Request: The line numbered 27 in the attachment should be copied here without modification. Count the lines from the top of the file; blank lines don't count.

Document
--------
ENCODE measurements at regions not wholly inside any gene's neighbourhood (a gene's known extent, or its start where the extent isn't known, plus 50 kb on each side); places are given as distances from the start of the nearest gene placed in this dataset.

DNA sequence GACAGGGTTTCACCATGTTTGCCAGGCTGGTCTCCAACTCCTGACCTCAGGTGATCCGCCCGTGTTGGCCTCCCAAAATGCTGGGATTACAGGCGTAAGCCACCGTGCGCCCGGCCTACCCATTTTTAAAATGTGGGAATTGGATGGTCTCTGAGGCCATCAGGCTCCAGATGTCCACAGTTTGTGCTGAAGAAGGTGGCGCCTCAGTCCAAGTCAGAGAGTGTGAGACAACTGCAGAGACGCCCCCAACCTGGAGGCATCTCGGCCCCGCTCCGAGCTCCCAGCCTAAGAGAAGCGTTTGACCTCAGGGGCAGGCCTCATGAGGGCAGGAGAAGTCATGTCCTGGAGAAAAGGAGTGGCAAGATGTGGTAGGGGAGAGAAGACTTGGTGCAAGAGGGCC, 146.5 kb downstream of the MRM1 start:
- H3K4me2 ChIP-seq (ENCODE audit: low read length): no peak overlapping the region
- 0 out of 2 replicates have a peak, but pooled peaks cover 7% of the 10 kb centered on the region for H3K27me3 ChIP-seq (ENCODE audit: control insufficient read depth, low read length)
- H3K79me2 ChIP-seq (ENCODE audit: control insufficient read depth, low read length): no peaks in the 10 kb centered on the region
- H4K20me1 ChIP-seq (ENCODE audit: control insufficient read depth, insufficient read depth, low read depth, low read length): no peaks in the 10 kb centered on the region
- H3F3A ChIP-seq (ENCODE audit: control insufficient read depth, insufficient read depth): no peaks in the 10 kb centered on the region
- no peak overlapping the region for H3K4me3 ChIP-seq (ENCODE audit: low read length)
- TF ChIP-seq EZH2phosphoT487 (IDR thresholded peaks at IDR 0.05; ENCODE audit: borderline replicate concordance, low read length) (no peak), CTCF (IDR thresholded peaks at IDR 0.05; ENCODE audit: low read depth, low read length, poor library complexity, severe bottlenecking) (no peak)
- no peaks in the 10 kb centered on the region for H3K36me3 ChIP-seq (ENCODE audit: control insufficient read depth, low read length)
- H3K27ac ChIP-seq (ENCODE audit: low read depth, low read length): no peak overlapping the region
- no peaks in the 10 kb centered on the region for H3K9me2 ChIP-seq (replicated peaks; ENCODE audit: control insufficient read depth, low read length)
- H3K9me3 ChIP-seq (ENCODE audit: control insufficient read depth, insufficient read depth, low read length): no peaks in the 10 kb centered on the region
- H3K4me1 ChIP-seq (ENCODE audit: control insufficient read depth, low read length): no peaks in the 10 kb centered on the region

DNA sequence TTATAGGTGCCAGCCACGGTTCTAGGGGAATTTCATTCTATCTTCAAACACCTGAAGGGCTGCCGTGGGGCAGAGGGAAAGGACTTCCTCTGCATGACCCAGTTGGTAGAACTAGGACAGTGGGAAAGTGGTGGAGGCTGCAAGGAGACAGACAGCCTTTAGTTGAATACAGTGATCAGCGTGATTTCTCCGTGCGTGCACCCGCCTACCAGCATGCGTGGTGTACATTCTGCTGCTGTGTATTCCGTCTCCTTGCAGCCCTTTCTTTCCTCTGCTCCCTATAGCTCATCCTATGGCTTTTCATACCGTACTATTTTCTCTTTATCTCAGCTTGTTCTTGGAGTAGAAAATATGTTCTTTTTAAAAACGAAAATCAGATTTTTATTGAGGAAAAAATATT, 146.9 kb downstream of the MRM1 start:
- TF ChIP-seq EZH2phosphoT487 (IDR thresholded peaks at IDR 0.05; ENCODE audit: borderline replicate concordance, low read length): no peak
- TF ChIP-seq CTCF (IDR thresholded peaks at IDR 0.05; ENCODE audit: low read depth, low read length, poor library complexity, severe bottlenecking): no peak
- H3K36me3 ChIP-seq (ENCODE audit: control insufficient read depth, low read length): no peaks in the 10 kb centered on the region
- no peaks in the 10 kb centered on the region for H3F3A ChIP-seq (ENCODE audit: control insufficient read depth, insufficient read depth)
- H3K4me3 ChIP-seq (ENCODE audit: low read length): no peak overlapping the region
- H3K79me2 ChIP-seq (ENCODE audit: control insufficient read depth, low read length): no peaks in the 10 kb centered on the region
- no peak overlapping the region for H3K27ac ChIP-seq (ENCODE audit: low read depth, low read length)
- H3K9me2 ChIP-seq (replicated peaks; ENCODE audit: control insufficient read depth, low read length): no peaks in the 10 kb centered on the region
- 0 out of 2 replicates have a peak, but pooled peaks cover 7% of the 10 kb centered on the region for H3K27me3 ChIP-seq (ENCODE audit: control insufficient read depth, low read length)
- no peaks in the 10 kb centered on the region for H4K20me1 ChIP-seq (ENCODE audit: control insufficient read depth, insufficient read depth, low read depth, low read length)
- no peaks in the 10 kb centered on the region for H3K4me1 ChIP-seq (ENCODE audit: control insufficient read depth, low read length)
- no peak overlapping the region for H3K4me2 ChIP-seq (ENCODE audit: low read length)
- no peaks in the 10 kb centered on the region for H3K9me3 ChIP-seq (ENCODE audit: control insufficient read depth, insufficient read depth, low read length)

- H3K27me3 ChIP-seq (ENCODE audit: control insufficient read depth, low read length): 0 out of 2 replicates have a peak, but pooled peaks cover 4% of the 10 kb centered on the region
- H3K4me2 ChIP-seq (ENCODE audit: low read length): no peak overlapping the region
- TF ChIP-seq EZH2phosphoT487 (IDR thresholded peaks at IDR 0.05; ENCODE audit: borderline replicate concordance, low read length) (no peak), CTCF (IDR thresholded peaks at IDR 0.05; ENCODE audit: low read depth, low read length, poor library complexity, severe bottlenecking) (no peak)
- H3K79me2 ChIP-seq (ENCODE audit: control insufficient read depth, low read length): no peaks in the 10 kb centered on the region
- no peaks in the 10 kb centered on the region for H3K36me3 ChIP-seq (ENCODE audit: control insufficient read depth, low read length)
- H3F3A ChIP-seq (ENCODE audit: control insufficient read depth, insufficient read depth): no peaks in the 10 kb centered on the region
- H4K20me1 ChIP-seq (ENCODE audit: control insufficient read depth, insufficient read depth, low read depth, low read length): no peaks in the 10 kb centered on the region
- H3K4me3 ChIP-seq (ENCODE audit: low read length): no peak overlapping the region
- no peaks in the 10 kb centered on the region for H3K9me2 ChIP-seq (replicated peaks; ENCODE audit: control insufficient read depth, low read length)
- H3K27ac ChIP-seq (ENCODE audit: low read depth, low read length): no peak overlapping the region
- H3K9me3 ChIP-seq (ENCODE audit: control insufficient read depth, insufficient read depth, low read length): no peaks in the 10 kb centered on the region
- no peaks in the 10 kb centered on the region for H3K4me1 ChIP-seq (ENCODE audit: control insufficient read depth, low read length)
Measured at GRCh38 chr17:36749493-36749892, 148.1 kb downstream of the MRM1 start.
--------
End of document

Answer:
- no peak overlapping the region for H3K4me2 ChIP-seq (ENCODE audit: low read length)